Mrs. Bixby and the Colonel’s Coat is more benign than many episodes, but it has a very similar sense of irony. It originally aired on September 27, 1960 and stars Audrey Meadows, Les Tremayne, and Stephen Chase. The story by Roald Dahl follows Mrs. Bixby as she visits her secret lover “the Colonel,” who ends their affair but offers her a mink coat as a parting gift. She isn’t sure how to explain the coat to her husband, so she pawns the item without putting a description on the ticket. She then tells her husband that she has found the ticket and instructs him to turn it in for the pawned item. Obviously, things aren’t going to work out in quite the way that she expects.

Bang! You’re Dead! (Season 7, Episode 2)

Bang! You’re Dead! originally aired on October 17, 1961 and is the final episode that Alfred Hitchcock directed for the original half-hour series. It was based on a story by Margery Vosper and stars Billy Mumy as a young Jackie Chester—a spoiled six-year-old who mistakes a loaded gun for a gift from his uncle. The child then proceeds to pretend he is an outlaw and points it at the random people he meets throughout the day. It is only a matter of time before he actually pulls the trigger. Meanwhile, his family has discovered the mistake and tries frantically to locate him. Hitchcock’s gift for building suspense is evident throughout the duration.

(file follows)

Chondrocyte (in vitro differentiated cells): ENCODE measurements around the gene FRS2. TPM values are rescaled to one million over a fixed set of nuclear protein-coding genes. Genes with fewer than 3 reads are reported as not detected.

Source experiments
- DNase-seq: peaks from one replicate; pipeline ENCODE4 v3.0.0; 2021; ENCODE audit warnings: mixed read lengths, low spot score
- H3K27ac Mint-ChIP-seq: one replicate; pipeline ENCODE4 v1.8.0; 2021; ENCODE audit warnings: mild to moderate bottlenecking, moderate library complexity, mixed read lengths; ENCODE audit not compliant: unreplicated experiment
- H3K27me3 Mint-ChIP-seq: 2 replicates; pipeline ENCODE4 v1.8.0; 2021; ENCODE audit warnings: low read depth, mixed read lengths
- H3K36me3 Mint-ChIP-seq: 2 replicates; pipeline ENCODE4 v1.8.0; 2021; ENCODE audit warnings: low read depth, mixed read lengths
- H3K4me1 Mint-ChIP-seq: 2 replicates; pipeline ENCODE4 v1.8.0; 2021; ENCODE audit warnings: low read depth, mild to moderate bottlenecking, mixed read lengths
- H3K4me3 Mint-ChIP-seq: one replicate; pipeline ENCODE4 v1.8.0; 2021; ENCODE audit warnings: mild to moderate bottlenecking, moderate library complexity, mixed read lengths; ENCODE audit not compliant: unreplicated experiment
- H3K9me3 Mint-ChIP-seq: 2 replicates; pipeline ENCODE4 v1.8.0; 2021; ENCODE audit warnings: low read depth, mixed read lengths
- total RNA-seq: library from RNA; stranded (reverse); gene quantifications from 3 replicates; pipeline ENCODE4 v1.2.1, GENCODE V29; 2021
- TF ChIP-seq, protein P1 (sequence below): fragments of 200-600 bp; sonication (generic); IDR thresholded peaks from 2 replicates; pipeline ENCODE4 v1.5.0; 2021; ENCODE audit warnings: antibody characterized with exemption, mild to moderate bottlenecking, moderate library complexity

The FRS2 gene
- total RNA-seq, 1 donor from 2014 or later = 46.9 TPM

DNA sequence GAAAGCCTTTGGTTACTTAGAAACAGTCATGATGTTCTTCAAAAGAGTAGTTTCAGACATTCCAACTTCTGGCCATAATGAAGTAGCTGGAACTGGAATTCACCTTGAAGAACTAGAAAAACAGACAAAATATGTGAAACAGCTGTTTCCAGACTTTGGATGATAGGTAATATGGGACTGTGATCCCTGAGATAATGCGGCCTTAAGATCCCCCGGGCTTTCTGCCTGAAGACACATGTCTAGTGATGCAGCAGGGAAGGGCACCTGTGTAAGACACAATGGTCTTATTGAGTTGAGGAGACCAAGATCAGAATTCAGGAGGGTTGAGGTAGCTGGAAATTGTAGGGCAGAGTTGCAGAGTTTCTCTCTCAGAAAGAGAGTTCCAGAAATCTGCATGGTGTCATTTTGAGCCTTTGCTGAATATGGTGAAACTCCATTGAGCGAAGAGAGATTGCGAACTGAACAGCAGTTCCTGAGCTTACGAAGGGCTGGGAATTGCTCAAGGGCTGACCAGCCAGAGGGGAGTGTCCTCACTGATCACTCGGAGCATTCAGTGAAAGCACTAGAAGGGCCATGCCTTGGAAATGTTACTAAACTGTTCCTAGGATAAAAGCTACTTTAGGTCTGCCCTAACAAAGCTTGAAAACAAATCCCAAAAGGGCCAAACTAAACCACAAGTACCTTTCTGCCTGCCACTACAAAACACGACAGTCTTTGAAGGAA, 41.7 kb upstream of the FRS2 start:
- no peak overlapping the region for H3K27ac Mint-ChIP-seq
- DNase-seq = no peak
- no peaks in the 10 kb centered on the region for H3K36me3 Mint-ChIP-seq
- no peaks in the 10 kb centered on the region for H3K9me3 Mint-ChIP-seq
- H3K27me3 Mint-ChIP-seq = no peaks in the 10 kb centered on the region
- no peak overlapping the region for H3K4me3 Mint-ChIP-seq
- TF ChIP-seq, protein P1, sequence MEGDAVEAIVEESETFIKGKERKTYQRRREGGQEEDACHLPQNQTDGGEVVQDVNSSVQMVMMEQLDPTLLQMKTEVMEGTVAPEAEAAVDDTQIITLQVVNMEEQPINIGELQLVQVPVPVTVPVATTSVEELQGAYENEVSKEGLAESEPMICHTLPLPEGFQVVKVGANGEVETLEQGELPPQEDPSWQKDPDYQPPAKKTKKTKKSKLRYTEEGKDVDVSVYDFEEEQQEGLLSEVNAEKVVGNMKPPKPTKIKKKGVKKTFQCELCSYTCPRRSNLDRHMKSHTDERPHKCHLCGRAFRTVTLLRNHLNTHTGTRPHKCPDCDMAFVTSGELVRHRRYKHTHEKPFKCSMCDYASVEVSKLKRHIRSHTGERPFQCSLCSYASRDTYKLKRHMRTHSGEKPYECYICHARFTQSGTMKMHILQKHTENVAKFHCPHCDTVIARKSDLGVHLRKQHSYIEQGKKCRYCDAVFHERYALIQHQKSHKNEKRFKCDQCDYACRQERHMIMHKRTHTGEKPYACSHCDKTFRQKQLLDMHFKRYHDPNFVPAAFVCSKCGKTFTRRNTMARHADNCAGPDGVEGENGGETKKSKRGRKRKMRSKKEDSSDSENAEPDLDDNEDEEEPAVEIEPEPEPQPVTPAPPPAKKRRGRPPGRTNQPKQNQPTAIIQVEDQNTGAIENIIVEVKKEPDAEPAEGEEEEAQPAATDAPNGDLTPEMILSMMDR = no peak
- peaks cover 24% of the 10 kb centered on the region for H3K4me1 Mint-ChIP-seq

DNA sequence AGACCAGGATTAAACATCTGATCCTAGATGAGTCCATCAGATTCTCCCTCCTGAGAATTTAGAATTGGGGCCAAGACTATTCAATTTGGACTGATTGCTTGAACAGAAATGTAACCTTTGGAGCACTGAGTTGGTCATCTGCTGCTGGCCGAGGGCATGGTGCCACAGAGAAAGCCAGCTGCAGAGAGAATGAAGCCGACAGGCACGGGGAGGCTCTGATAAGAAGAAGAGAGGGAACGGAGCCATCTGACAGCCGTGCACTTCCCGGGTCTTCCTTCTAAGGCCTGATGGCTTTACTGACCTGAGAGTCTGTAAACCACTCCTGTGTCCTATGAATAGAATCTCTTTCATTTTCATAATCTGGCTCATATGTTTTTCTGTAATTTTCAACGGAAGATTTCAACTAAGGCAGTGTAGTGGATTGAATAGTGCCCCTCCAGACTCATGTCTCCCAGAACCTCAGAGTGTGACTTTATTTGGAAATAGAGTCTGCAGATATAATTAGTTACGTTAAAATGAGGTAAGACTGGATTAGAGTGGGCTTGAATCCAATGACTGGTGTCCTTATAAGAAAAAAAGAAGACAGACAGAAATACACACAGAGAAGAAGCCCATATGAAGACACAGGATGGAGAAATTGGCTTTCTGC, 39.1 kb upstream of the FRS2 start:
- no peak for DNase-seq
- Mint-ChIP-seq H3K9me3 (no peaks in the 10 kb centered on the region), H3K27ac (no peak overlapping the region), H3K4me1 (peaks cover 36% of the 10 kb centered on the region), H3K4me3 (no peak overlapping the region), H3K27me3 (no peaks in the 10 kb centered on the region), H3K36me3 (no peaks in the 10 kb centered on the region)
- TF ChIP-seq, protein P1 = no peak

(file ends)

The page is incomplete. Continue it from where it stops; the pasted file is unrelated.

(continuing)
This disc also includes a single special feature entitled Alfred Hitchcock Presents: A Look Back. Gary Leva’s 15 minute featurette is far from a comprehensive examination of the series, but the retrospective interviews with Norman Lloyd, Hilton A. Green, and Patricia Hitchcock do reveal some general information about how the show was produced and those responsible for its success.

The Best of ‘The Alfred Hitchcock Hour’

The second new disc showcases a single episode from all three seasons of The Alfred Hitchcock Hour. Unlike the first disc, only the first of these episodes is actually directed by Alfred Hitchcock because he only directed a single episode of this series. The following episodes are included:

I Saw the Whole Thing (Season 1, Episode 4)